Sub Procedures

A Sub procedure is a series of Visual Basic statements enclosed by the Sub and End Sub statements. Each time the procedure is called, its statements are executed, starting with the first executable statement after the Sub statement and ending with the first End Sub, Exit Sub, or Return statement encountered.

A Sub procedure performs actions but does not return a value. It can take arguments, such as constants, variables, or expressions, that are passed to it by the calling code.

The syntax for declaring a Sub procedure is as follows:

[accessibility] Sub subname[(argumentlist)]
   ' Statements of the Sub procedure go here.
End Sub

The accessibility can be Public, Protected, Friend, Protected Friend, or Private.

You can define Sub procedures in modules, classes, and structures. They are Public by default, which means you can call them from anywhere in your application.

Argument Declaration

You declare each argument for a procedure the same way you declare a variable, specifying the argument name and data type. You can also specify the passing mechanism, and whether the argument is optional.

The syntax for each argument in the argument list is as follows:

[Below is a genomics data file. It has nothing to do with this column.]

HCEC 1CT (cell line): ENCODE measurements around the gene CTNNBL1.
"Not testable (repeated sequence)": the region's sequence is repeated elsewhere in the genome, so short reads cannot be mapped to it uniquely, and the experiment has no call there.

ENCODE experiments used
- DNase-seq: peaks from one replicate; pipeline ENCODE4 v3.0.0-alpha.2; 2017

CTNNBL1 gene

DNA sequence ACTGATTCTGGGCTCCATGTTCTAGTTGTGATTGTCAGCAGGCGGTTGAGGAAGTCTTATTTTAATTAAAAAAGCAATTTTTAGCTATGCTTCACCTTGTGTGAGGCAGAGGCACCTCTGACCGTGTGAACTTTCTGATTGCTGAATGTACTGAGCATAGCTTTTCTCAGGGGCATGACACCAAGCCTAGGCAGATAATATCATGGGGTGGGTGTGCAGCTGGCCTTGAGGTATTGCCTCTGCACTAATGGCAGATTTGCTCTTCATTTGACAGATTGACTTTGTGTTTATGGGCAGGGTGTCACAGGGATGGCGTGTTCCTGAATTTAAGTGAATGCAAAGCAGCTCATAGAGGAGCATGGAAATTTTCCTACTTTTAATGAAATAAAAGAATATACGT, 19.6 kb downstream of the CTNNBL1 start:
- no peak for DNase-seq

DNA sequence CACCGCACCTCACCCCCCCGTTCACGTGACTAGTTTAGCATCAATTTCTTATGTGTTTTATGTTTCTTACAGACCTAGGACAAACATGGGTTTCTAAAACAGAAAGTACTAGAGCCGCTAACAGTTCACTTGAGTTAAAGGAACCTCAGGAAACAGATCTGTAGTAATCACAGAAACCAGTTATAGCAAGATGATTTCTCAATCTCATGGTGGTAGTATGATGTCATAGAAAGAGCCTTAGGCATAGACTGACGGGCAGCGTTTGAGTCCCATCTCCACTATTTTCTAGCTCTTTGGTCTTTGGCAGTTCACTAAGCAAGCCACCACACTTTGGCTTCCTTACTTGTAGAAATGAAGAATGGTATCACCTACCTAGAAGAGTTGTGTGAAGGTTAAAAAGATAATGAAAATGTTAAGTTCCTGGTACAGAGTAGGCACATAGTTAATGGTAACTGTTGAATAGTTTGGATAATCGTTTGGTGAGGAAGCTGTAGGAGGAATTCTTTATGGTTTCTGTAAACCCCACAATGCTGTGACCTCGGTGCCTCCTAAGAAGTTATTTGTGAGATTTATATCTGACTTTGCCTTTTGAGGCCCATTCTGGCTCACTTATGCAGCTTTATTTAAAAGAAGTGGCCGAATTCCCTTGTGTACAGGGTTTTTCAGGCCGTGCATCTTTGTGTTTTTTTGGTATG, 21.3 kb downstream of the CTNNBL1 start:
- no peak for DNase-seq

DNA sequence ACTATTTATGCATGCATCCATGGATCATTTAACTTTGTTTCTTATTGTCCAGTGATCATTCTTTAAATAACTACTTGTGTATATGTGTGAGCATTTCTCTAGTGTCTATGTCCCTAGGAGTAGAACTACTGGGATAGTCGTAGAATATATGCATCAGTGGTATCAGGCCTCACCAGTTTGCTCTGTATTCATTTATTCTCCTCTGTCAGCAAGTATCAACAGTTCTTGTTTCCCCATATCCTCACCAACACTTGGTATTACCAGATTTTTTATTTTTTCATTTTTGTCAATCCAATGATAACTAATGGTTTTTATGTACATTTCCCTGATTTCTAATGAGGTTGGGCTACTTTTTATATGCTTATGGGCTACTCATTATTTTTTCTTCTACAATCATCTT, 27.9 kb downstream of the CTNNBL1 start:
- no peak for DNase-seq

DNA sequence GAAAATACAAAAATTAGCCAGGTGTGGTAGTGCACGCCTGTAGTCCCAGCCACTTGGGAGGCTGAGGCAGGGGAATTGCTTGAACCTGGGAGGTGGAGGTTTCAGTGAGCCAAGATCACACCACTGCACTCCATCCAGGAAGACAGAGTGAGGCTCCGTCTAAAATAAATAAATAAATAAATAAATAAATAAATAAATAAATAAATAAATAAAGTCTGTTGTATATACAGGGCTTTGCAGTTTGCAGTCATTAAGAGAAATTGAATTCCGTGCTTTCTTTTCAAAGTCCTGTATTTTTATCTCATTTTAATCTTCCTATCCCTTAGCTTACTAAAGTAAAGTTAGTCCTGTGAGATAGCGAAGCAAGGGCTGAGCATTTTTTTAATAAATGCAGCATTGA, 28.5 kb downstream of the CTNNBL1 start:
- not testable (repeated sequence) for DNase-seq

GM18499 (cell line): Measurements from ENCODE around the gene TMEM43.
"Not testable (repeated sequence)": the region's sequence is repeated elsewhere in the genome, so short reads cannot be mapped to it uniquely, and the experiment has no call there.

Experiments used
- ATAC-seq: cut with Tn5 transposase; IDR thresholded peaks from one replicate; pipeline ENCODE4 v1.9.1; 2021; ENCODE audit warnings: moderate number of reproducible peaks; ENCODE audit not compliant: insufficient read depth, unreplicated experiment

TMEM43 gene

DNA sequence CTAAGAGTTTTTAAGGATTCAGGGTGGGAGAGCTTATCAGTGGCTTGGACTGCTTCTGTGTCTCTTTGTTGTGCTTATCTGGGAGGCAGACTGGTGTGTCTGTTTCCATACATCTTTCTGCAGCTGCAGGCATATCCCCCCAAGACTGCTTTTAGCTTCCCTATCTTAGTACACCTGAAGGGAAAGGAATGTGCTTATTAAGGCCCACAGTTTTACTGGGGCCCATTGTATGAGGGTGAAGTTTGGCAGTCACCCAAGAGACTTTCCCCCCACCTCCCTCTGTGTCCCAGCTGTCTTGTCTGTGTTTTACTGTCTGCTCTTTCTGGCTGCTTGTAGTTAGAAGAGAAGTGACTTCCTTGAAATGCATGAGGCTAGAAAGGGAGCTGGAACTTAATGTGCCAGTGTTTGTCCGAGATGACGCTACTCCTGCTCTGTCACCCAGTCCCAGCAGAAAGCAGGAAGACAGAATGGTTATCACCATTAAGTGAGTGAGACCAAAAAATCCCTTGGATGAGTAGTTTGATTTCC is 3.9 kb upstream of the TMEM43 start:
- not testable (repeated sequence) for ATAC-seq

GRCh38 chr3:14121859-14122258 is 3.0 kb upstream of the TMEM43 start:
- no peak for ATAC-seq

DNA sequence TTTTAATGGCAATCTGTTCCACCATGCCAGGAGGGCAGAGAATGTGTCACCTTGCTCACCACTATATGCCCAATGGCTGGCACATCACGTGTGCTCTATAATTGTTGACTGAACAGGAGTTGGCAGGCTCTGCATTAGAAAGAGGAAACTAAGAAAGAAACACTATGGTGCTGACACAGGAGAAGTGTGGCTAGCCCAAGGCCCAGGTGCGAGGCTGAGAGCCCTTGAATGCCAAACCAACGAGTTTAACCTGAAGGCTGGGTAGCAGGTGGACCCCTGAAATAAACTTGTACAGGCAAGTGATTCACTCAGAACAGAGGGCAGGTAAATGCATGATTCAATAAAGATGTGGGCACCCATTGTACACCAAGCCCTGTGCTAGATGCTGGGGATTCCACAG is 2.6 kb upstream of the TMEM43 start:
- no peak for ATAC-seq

[Optional] [ByVal|ByRef] [ParamArray] argumentname As datatype

If the argument is optional, you must also supply a default value in its declaration, as follows:

Optional [ByVal|ByRef] argumentname As datatype = defaultvalue

Calling Syntax

You invoke a Sub procedure explicitly with a stand-alone calling statement. You cannot call it by using its name within an expression. The calling statement must provide values for all arguments that are not optional, and it must enclose the argument list in parentheses. If no arguments are supplied, you can optionally omit the parentheses. The use of the Call keyword is optional also.

The syntax for a call to a Sub procedure is as follows:

[Call] subname[(argumentlist)]

The following Sub procedure tells the computer operator which task the application is about to perform, and also displays a time stamp. Instead of duplicating this code at the beginning of every task, the application simply calls TellOperator from various places. Each call passes a string in the Task argument that identifies the task being started.

Sub TellOperator(ByVal Task As String)
   Dim Stamp As Date      ' Stamp is local to TellOperator.
   Stamp = TimeOfDay()    ' Get current time for time stamp.
   ' Use MessageBox class of System.Windows.Forms namespace.
   MessageBox.Show("Starting " & Task & " at " & CStr(Stamp))
End Sub

A typical call to TellOperator is as follows:

Call TellOperator("file update")

See Also

Procedures | Event-Handling Procedures | Function Procedures | Property Procedures | Procedure Arguments | Sub Statement

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